Long before schizophrenia is diagnosed, relatives of someone with the disorder may begin to feel stressed. Prodromal, or early, signs of schizophrenia can emerge years before a diagnosis is made. Family members may begin to notice behavior changes in their relative. These behavior changes can cause a lot of anxiety, worry, or guilt for a family member of someone with schizophrenia.
Natalie has said that she feels responsible for Kevin. She grew up with Kevin, now lives with him, and cares for him a great deal. Now that she knows that Kevin may have developed the same disease that resulted in her father’s suicide, Natalie feels guilty.
She feels guilty because she is healthy whereas Kevin is suffering from schizophrenia. Most likely, Natalie is under a lot of stress. She loves her cousin and wants to help take care of him. In agreeing to help Kevin, Natalie is taking on a big responsibility. Even though she wants to help Kevin, she needs to take care of herself as well.
Family members worry about preventing relapse and keeping their loved one healthy. Unfortunately, many families must worry about their finances because they may have high hospital or medication expenses. Relatives of schizophrenia patients are always on guard for any change in the patient’s behavior.
Being overburdened with worry about a loved one, family members of schizophrenic patients can ignore their own needs and become depressed and anxious. In order to prevent caregiver “burnout,” it is crucial that family members find support of their own.
Relatives of schizophrenia patients experience the negative effects of the stigma associated with mental illness. In our society, mental illness is sometimes interpreted as a sign of weakness. Some people still believe that schizophrenia is caused by bad parenting and is the fault of the family.
Others think that the mentally ill just need to “get over it” and move on with their lives. This can be very difficult for someone who cares for a schizophrenic loved one. Mental illness is different from physical illness.
When you see people who are physically disabled, you offer to help them by opening the door or carrying their groceries. You assume that their condition is not their fault. Mental disease, schizophrenia in particular, usually just becomes apparent to other people because someone is acting “weirdly.” Instead of trying to help, most people keep a safe distance and want to ignore the person with schizophrenia.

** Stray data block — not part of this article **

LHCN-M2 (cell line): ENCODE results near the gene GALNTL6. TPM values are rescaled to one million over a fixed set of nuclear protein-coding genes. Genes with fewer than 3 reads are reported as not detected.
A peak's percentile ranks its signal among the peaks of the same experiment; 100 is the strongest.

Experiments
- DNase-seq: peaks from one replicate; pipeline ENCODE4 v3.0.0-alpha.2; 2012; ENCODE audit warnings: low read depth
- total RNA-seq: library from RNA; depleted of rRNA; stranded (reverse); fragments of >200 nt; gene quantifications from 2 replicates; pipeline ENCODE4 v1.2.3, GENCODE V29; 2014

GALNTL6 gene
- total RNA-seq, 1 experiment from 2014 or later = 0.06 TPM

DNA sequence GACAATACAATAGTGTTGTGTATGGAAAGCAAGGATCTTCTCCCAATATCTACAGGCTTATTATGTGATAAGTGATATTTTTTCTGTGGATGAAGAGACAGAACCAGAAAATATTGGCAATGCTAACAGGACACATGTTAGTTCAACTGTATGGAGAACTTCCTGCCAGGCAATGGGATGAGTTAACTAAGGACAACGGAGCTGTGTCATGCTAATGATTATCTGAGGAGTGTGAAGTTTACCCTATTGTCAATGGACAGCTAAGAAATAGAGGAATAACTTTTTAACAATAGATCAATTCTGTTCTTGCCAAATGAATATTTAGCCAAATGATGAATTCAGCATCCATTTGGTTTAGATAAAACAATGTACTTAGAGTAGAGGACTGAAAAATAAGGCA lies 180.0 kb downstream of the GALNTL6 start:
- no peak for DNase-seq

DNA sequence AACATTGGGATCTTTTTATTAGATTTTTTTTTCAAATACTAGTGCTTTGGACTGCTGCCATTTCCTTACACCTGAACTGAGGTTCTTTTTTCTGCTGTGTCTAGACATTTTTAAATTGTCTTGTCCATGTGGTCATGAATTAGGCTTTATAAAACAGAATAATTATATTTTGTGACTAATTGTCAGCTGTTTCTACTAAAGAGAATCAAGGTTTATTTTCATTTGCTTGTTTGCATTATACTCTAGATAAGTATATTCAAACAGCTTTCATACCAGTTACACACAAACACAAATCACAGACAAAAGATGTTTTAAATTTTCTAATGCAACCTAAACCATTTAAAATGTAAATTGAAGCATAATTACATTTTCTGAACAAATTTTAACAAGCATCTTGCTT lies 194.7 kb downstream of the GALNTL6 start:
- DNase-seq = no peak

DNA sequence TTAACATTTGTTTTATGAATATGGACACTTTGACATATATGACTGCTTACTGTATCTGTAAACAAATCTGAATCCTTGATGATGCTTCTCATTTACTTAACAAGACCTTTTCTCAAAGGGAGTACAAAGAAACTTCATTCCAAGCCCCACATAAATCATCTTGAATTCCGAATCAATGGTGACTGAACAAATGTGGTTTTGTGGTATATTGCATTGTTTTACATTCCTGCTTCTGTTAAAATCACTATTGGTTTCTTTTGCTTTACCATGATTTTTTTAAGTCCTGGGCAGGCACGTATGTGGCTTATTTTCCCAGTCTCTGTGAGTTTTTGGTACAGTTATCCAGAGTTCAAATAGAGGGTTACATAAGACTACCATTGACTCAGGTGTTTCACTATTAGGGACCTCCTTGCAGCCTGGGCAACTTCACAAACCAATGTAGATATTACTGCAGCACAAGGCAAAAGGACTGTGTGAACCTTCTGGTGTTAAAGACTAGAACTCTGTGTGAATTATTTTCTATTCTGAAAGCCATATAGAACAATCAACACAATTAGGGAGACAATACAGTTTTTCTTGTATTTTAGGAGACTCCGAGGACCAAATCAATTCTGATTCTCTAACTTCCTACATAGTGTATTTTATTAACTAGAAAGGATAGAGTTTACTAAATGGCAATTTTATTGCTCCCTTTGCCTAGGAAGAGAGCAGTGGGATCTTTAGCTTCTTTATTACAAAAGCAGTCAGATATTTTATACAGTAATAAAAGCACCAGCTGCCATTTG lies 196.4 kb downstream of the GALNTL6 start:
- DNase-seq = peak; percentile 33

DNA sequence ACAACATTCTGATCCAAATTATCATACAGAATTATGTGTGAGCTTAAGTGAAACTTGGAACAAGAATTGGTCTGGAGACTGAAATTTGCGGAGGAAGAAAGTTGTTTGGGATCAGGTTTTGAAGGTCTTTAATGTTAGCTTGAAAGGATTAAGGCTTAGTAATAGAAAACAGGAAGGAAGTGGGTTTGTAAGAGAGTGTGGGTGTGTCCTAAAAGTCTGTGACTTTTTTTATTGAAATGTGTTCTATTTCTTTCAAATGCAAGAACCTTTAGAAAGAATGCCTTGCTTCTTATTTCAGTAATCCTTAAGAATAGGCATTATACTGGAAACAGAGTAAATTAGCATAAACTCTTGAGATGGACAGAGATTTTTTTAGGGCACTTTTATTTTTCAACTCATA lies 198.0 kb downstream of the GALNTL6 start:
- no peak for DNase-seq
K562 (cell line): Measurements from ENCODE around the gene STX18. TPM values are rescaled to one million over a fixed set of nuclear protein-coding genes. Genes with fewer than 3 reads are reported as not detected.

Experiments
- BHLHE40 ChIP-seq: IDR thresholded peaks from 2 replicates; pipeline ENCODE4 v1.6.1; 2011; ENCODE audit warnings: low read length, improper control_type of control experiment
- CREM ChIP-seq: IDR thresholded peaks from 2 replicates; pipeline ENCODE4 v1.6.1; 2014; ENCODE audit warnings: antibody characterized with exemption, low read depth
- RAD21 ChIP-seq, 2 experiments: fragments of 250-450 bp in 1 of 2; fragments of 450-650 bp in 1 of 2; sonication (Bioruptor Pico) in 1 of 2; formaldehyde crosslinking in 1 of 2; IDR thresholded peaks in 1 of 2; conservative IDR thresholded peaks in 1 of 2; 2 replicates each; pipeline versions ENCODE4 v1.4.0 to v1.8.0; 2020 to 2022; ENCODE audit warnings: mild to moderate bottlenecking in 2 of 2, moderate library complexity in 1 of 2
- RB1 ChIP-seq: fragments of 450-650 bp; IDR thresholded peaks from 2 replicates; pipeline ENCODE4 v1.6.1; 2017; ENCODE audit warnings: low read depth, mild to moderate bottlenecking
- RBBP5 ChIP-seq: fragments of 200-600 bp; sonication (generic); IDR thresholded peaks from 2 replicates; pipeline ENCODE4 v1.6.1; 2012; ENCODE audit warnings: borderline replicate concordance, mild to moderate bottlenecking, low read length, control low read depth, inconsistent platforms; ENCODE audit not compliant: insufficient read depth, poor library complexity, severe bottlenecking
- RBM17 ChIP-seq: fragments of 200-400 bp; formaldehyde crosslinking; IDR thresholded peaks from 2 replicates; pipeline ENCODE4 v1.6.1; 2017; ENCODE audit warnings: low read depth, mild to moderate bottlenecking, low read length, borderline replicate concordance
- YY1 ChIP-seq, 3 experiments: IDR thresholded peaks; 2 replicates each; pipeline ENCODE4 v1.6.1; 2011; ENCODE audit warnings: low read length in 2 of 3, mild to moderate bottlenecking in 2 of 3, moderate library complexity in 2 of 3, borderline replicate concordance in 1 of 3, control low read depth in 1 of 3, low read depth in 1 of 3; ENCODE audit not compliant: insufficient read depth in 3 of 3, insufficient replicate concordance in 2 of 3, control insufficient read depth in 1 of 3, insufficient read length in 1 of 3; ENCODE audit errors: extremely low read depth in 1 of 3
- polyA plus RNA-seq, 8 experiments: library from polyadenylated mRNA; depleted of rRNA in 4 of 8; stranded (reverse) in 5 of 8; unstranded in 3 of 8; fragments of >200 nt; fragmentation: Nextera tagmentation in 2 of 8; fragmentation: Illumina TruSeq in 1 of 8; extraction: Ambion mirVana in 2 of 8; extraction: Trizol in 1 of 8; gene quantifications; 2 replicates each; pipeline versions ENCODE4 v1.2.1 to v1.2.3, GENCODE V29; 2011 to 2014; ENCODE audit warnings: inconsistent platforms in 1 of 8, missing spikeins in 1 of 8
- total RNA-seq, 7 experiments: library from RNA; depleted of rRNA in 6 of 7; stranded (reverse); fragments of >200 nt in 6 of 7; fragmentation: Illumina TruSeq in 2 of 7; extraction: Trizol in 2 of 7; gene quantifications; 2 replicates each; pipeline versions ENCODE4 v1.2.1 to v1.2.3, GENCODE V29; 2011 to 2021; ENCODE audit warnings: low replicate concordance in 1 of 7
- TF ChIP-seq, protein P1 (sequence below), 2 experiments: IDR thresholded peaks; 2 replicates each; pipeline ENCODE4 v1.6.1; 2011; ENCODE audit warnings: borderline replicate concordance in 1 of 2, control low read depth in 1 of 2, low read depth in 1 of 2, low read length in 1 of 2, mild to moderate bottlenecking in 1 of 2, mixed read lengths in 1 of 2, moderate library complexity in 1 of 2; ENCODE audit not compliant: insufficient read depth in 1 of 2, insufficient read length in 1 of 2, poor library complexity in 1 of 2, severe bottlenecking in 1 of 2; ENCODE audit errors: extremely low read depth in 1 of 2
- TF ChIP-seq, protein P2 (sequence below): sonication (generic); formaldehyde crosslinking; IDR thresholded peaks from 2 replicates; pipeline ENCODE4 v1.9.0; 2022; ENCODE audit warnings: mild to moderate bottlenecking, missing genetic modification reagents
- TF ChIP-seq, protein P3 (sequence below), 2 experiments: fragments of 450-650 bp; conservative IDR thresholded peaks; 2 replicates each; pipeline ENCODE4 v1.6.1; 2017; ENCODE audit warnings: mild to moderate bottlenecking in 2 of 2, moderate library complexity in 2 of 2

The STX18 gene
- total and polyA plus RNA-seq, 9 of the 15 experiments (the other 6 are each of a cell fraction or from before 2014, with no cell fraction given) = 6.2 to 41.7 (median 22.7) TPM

As a result, caregivers of schizophrenics can be alienated and made to feel guilty and alone.
In order to avoid being overwhelmed with the responsibility of caring for someone with schizophrenia, caregivers are urged to join a support group. A support group provides a forum for family members to share their feelings about having a schizophrenic relative.
Additionally, caregivers are encouraged to take personal time away from their relative. Exercise, regular excursions out of the home, and even weekends away can provide a good vacation from the stress of dealing with someone with mental illness. Ironically, caring for a schizophrenic relative can increase the likelihood that the caregiver will develop symptoms of mental illness. Depression, anxiety, and drug and alcohol abuse are common to people who take care of relatives with schizophrenia.
Heather Barnett Veague, Ph.D.
Heather Barnett Veague attended the University of California, Los Angeles, and received her Ph.D. in psychology from Harvard University in 2004. She is the author of several journal articles investigating information processing and the self in borderline personality disorder. Currently, she is the Director of Clinical Research for the Laboratory of Adolescent Sciences at Vassar College. Dr. Veague lives in Stockbridge, Massachusetts, with her husband and children.